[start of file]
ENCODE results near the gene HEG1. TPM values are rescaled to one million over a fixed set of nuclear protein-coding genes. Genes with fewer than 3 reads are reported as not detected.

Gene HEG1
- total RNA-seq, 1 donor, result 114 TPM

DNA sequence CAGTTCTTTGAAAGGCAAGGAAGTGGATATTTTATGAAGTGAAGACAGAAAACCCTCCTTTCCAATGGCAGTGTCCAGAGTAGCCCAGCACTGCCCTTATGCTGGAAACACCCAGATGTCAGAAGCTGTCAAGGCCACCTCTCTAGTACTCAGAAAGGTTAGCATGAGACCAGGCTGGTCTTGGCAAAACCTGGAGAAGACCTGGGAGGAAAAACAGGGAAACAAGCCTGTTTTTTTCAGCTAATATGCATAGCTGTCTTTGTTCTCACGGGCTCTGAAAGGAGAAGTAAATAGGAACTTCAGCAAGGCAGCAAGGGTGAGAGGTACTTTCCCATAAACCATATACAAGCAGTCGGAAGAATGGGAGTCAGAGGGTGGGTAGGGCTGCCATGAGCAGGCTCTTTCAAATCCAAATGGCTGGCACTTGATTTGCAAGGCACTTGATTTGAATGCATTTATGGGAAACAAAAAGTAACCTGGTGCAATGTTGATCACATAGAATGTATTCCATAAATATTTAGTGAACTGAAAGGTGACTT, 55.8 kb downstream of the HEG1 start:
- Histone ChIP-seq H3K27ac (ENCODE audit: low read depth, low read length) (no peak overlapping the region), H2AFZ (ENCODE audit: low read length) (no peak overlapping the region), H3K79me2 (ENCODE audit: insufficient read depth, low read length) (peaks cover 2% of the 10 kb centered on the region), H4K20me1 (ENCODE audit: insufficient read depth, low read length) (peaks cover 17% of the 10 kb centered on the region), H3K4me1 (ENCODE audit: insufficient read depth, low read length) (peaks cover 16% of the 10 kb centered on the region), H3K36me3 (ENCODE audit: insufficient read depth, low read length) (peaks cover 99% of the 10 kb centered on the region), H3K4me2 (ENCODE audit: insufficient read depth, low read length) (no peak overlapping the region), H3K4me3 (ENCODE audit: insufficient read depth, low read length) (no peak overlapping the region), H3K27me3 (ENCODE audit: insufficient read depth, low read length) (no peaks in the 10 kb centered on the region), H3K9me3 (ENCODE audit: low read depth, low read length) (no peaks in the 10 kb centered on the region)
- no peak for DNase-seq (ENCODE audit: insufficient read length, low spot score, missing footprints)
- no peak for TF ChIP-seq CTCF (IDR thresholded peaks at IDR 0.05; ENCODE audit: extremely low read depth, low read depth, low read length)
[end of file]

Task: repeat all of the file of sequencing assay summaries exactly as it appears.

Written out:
ENCODE results near the gene HEG1. TPM values are rescaled to one million over a fixed set of nuclear protein-coding genes. Genes with fewer than 3 reads are reported as not detected.

Gene HEG1
- total RNA-seq, 1 donor, result 114 TPM

DNA sequence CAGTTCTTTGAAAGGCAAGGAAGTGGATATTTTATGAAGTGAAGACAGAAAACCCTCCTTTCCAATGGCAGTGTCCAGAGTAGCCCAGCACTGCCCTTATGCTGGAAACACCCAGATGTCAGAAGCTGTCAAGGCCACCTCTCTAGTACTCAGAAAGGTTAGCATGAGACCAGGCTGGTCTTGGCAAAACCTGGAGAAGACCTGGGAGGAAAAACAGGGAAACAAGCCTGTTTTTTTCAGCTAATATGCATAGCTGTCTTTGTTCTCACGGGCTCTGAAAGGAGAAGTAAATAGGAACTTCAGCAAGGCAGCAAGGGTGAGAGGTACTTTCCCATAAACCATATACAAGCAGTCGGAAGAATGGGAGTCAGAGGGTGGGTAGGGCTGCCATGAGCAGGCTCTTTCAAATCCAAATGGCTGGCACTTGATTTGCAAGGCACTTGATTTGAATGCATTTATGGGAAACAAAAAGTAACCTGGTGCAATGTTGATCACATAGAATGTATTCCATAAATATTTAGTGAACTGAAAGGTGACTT, 55.8 kb downstream of the HEG1 start:
- Histone ChIP-seq H3K27ac (ENCODE audit: low read depth, low read length) (no peak overlapping the region), H2AFZ (ENCODE audit: low read length) (no peak overlapping the region), H3K79me2 (ENCODE audit: insufficient read depth, low read length) (peaks cover 2% of the 10 kb centered on the region), H4K20me1 (ENCODE audit: insufficient read depth, low read length) (peaks cover 17% of the 10 kb centered on the region), H3K4me1 (ENCODE audit: insufficient read depth, low read length) (peaks cover 16% of the 10 kb centered on the region), H3K36me3 (ENCODE audit: insufficient read depth, low read length) (peaks cover 99% of the 10 kb centered on the region), H3K4me2 (ENCODE audit: insufficient read depth, low read length) (no peak overlapping the region), H3K4me3 (ENCODE audit: insufficient read depth, low read length) (no peak overlapping the region), H3K27me3 (ENCODE audit: insufficient read depth, low read length) (no peaks in the 10 kb centered on the region), H3K9me3 (ENCODE audit: low read depth, low read length) (no peaks in the 10 kb centered on the region)
- no peak for DNase-seq (ENCODE audit: insufficient read length, low spot score, missing footprints)
- no peak for TF ChIP-seq CTCF (IDR thresholded peaks at IDR 0.05; ENCODE audit: extremely low read depth, low read depth, low read length)